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Former Hampton Roads sailor goes to trial Tuesday in spy case 

USS Higgins is off the coast of China. Mar. 3, 2024. (Department of Defense)
USS Higgins is off the coast of China. Mar. 3, 2024. (Department of Defense)

Chief Petty Officer Bryce Steven Pedicini is accused of passing along classified information to a foreign power, crimes he committed several times while assigned to Navy training schools in Hampton Roads in 2022 and 2023, according to charge sheets.

“These cases, and we're seeing an uptick in them recently, pose not only a threat to our national security, but it also poses a threat to all of the sailors and service members and civilian employees, those who work at installations around the country, or around the world,” said Gary Barthell, an expert in military law. 

Most of the incidents happened while he was a student at the Surface Combat Systems Training Command at the Mid-Atlantic Regional Maintenance Center in Norfolk. 

He was stationed here from February 2022 until he was assigned to the USS Higgins in San Diego in April 2023. The sailor was taken into custody this week while he was assigned to the destroyer in Japan and transported back to San Diego for trial.

Pedicini faces 21 counts. Though the punishment for espionage can include death, the Navy did not seek the death penalty. Pedicini still faces life in prison. The Navy has not revealed who they believe was receiving the information. Pedicini’s trial is slated to run until April 19. 

“What we're seeing more of is … the Chinese are upping their tempo in attempting to get classified information from sailors. And it wouldn't surprise me if this was that sort of case,” Barthell said.

Pedicini is the third sailor to face charges of selling classified material in the last year. Jinchao Wei, a machinist's mate on the USS Essex was charged last summer for sending information to China. Petty Officer Wenheng Zhao was sentenced to 27 months for transmitting intelligence to a foreign officer. Two other sailors were tried in federal court in California.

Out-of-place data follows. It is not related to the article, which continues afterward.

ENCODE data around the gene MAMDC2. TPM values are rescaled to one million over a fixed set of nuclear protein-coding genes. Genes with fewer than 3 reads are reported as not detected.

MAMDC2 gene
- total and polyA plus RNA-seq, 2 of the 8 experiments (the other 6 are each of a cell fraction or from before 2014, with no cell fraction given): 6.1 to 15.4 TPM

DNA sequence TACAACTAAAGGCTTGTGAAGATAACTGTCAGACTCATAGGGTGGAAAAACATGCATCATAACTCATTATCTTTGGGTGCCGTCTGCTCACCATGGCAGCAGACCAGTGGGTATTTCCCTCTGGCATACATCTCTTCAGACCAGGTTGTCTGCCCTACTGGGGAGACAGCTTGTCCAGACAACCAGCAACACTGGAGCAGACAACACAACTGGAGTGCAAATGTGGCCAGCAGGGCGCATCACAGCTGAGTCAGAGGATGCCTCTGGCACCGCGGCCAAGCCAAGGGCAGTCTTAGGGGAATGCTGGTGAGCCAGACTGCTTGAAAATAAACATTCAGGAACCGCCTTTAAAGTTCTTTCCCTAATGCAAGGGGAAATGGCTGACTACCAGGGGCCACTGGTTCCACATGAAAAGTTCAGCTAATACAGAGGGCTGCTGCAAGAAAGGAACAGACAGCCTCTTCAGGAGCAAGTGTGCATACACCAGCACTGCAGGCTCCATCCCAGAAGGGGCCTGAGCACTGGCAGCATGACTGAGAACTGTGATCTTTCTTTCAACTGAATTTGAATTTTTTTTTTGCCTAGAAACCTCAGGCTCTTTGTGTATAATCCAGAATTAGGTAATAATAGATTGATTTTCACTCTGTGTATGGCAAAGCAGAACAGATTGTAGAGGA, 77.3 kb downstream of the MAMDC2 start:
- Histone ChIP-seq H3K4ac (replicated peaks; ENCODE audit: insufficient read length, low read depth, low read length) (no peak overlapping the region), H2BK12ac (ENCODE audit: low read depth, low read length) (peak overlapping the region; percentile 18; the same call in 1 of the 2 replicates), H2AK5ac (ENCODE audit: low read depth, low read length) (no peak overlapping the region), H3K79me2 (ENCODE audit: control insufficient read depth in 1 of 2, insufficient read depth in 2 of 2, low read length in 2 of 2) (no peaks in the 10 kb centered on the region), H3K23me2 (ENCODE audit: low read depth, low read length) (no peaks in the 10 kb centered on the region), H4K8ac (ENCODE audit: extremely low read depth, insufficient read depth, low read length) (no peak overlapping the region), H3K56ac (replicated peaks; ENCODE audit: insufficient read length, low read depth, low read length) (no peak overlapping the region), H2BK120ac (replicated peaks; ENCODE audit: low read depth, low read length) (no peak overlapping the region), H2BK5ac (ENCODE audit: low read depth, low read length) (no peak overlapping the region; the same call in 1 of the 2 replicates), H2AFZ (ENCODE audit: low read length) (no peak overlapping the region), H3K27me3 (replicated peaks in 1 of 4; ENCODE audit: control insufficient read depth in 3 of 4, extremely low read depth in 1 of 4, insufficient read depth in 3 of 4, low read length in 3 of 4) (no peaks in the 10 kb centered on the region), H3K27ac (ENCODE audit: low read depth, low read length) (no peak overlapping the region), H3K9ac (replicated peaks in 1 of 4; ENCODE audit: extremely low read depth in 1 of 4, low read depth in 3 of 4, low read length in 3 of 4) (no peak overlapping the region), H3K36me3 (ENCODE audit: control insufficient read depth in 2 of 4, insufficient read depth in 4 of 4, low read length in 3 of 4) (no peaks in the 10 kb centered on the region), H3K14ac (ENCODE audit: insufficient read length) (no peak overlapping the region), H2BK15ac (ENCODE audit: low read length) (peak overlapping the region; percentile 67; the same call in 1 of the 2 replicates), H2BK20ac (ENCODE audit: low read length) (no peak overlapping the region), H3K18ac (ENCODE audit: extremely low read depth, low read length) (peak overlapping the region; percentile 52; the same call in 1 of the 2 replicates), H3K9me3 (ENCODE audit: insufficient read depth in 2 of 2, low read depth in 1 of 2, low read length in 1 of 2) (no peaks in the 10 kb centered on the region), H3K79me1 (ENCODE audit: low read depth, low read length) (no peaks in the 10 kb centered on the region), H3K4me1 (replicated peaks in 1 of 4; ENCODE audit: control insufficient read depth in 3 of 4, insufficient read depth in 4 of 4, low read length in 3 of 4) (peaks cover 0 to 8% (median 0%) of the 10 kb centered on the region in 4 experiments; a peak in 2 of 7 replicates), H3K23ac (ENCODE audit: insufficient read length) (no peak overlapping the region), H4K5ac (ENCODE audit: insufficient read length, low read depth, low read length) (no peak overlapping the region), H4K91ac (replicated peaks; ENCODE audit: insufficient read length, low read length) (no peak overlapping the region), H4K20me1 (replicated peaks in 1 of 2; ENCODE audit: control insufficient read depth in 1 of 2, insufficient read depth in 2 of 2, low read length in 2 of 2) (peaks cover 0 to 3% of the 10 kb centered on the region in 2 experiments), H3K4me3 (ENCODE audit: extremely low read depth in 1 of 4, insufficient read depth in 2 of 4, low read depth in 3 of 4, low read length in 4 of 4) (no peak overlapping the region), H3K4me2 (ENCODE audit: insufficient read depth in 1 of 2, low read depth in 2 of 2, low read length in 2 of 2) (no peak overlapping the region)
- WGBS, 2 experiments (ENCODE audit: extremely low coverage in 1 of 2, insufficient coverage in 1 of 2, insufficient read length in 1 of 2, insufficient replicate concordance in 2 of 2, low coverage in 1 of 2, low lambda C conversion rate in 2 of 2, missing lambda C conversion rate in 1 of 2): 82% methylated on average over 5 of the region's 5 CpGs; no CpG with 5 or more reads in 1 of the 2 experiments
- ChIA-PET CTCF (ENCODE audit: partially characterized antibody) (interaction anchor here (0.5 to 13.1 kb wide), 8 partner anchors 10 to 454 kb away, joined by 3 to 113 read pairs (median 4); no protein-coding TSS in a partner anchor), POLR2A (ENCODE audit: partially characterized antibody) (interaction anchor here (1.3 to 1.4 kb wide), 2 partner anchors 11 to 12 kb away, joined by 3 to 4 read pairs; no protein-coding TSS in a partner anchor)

This is not the first time Hampton Roads has been the epicenter for a Navy spying case. 

In 1967, John Walker, Jr. walked into the Soviet embassy in Washington, D.C and offered to sell classified documents. The warrant officer was stationed at a submarine command in Norfolk. He became one of the most notorious spies in the history of the Navy. Eventually Walker recruited his son after he retired. The stream of classified material continued to flow until he was caught making a drop in 1985, after federal officials followed him from his house in Norfolk.

“What's interesting about Walker is that whole time period, in the mid ’80s, when we had the rash of spy cases come up. It wasn't just Walker, but CIA agents. It seems like we're going through a similar period. Back then it was the Soviets. Now it seems like China is driving this,” Barthell said.

Steve joined WHRO in 2023 to cover military and veterans. Steve has extensive experience covering the military and working in public media, most recently at KPBS in San Diego, WYIN in Gary, Indiana and WBEZ in Chicago. In the early 2000s, he embedded with members of the Indiana National Guard in Kuwait and Iraq. Steve reports for NPR’s American Homefront Project, a national public media collaboration that reports on American military life and veterans. Steve is also on the board of Military Reporters & Editors.

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